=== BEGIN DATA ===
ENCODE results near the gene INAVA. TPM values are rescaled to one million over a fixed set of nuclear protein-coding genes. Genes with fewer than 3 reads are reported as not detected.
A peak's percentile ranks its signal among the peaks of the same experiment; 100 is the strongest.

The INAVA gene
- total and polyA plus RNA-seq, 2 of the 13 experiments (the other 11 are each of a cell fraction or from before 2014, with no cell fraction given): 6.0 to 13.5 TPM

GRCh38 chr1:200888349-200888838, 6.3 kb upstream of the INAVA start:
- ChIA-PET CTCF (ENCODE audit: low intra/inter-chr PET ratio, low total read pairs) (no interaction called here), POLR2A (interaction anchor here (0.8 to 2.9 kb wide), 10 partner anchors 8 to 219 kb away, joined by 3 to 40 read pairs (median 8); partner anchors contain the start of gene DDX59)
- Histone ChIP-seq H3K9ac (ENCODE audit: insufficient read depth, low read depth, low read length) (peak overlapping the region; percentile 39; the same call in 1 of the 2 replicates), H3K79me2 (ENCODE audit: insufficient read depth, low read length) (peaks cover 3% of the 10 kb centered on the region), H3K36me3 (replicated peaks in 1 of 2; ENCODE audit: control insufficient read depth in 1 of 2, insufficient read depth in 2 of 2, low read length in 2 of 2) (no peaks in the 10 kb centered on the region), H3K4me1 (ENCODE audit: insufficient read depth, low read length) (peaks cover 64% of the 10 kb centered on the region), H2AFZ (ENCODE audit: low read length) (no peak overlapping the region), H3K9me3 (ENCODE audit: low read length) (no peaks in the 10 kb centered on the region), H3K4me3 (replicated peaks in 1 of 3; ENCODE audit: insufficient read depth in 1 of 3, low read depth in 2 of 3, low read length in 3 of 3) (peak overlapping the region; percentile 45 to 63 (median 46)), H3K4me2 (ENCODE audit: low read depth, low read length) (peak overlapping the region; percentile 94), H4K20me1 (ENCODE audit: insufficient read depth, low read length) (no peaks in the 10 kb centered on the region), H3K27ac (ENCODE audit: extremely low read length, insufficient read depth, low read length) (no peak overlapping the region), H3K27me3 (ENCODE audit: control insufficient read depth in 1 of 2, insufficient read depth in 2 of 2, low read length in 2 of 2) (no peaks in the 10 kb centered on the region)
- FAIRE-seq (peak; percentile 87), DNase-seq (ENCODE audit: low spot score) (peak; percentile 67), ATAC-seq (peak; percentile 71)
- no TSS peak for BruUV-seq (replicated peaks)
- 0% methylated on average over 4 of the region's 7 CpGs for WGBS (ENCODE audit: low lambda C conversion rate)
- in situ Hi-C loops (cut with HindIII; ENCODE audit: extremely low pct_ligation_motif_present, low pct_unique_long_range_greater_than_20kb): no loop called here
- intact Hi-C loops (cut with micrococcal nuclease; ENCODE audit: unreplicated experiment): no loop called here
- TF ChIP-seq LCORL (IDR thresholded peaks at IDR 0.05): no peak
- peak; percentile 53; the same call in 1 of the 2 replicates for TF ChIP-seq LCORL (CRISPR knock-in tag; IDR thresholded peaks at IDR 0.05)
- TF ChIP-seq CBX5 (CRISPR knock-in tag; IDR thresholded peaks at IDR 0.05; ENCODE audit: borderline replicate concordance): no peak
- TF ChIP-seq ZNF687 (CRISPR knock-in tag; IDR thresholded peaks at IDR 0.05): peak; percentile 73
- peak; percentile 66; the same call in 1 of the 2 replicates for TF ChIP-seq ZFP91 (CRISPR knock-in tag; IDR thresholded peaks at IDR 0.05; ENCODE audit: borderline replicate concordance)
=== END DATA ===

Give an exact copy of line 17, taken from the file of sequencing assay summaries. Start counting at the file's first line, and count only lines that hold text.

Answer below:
- peak; percentile 66; the same call in 1 of the 2 replicates for TF ChIP-seq ZFP91 (CRISPR knock-in tag; IDR thresholded peaks at IDR 0.05; ENCODE audit: borderline replicate concordance)